RITA DOVE Biography - Famous Poets and dancers


Biography » famous poets and dancers » rita dove


Name: Rita Frances Dove                                                                 
Born: August 28, 1952                                                                   
Rita Frances Dove (born August 28, 1952 in Akron, Ohio, USA) is an American poet       
and author.[1] In 1987, she became the second African American poet to win the         
Pulitzer Prize (after Gwendolyn Brooks in 1950). From 1993 to 1995, she served         
as the first Black and the youngest Poet Laureate of the United States and             
Poetry Consultant to the Library of Congress                                           
Dove was born in Akron, Ohio in 1952 as the daughter of the first African               
American research chemist who broke the race barrier in the tire industry. Her         
mother, Elvira Dove nee Hord, had been an honors student in high school and             
loved to read literature -- a passion her daughter would share with her early on.       
A 1970 Presidential Scholar as one of the 100 top American high school graduates       
that year, Rita Dove graduated summa cum laude with a B.A. from Miami University       
in 1973 and received her MFA from the University of Iowa in 1977. In 1974 and           
1975, she held a Fulbright Scholarship at the Eberhard Karls University of             
Tübingen in Germany. She received the 1987 Pulitzer Prize in poetry and served         
as Poet Laureate of the United States / Consultant in Poetry at the Library of         
Congress from 1993-1995; 1999 and 2000, she was Special Bicentennial Consultant         
in Poetry at the Library of Congress, and from 2004-2006 she was Poet Laureate         
of Virginia. In 1993, at age 40, Dove was elected poet laureate of the United           
States, making her both the youngest and the first African American author to           
hold that position. As poet laureate she concentrated on spreading the word             
about poetry and increasing public awareness of the benefits of literature.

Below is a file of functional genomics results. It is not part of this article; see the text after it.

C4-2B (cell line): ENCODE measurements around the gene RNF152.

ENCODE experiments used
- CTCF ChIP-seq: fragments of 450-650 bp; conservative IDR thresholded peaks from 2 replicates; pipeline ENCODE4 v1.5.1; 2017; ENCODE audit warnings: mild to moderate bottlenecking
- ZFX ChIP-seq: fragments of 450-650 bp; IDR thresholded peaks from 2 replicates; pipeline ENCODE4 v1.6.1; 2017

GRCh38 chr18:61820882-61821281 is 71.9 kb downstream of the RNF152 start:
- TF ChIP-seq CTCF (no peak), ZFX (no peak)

Since 1989 she has been teaching at the University of Virginia in                       
Charlottesville, where she holds the chair of Commonwealth Professor of English.       
Dove lives in Charlottesville with her husband, the German-born writer Fred             
Viebahn. They have a grown daughter, Aviva Dove-Viebahn. Before moving to               
Virginia, she taught creative writing at Arizona State University from 1981 to         
Dove's most famous work is Thomas and Beulah, published by Carnegie Mellon             
University Press in 1986, a collection of poems loosely based on the lives of           
her maternal grandparents, for which she received the Pulitzer Prize for Poetry         
in 1987. She has published eight volumes of poetry (most recently "American             
Smooth", 2004), a book of short stories ("Fifth Sunday", 1985), a collection of         
essays ("The Poet's World", 1995), the novel "Through the Ivory Gate" (1992) and       
the play "The Darker Face of the Earth" (1994; revised stage version 1996),             
which premiered at the Oregon Shakespeare Festival in Ashland, Oregon in 1996 (first   
European production: Royal National Theatre, London, 1999). She collaborated           
with composer John Williams on the song cycle "Seven for Love" (first                   
performance: Boston Symphony, Tanglewood, 1998, conducted by the composer), and         
for "America's Millennium", the White House's 1999/2000 New Year's celebration,         
Ms. Dove contributed — in a live reading at the Lincoln Memorial, accompanied by     
John Williams's music — a poem to Steven Spielberg's documentary The Unfinished       
Journey. Her work is featured in American Alphabets: 25 Contemporary Poets (2006),     
and in many other anthologies.